The vaccines use a new technology called messenger RNA, or mRNA. Although this is the first time it’s being widely used in a vaccine for the public, researchers have actually been working on this vaccine strategy for more than three decades.
These vaccines enable your immune system to recognize and fight off a disease, but they don’t actually infect you.
The vaccines introduce mRNA into your cells, which instructs them to make a piece of the protein that’s present on the COVID-19 virus. Those protein pieces trigger your immune system to mount a response to fight the virus, but they don’t harm your body.
Ingredient lists have been published for both the Pfizer and Moderna vaccines. In addition to mRNA, both vaccines use lipids, or fats, to deliver the mRNA into cells, plus a few other common ingredients that help maintain the vaccine’s stability. Conspiracy theories circulated on social media say they contain microchips or tracking devices, but they do not.
The vaccines use mRNA to launch an immune response to the COVID-19 virus. Once the mRNA does that, the body’s cells break it down and get rid of it.
There is not enough information currently available to say if or for how long after infection someone is protected from getting COVID-19 again. This is called natural immunity. However, some evidence indicates that natural immunity from COVID-19 may not last long.
Experts advise that it is appropriate to be vaccinated even if you’ve had COVID-19.
Short-term mild or moderate reactions have been reported, but they go away without complication or injury. Chills, fatigue, fever, headache, injection site pain and muscle pain have been reported in some people. These COVID vaccine side effects are actually an indication that your immune system is responding to the vaccine and are common when receiving vaccines.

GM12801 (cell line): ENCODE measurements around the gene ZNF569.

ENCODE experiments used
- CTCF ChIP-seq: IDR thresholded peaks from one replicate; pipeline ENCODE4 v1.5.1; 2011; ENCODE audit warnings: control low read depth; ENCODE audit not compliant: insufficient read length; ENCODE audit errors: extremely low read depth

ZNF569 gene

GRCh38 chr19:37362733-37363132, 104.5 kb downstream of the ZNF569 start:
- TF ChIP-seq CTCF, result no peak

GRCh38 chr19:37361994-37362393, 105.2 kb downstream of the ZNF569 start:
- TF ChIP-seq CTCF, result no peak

It may take time for everyone who wants a COVID-19 vaccination to get one. When you get your first shot, you don’t become immediately immune. Also, while the vaccine may prevent you from getting sick, it is unknown at this time if you can still carry and transmit the virus to others.
Until more is understood about how well the vaccine works, continuing with precautions such as mask-wearing and physical distancing will be important.
While it’s true that most people who have gotten COVID-19 have recovered, it’s also true that around 2 million people worldwide have died from the virus. Because the disease can damage the lungs, heart and brain, it may also cause long-term health problems that experts are still working to understand.
The vaccine also protects those around you, since many infections appear to be spread by people who are not sick but are carrying the virus. Widespread vaccination protects populations, including those who are most at risk and those who can’t be vaccinated. It will be important for ending the pandemic.
There is no microchip in the vaccine, and it will not track people or gather personal information into a database.
Fetal cells were not used in either the development or production of the Pfizer and Moderna vaccines.
Both Pfizer and Moderna have reported that their vaccines contain no preservatives.
If you have more questions about the vaccine, talk with your trusted health care provider or look to reliable sources like the Centers for Disease Control and Prevention or the World Health Organization.
Written and Submitted By: The Sheridan at Lakewood Ranch- click here for more information*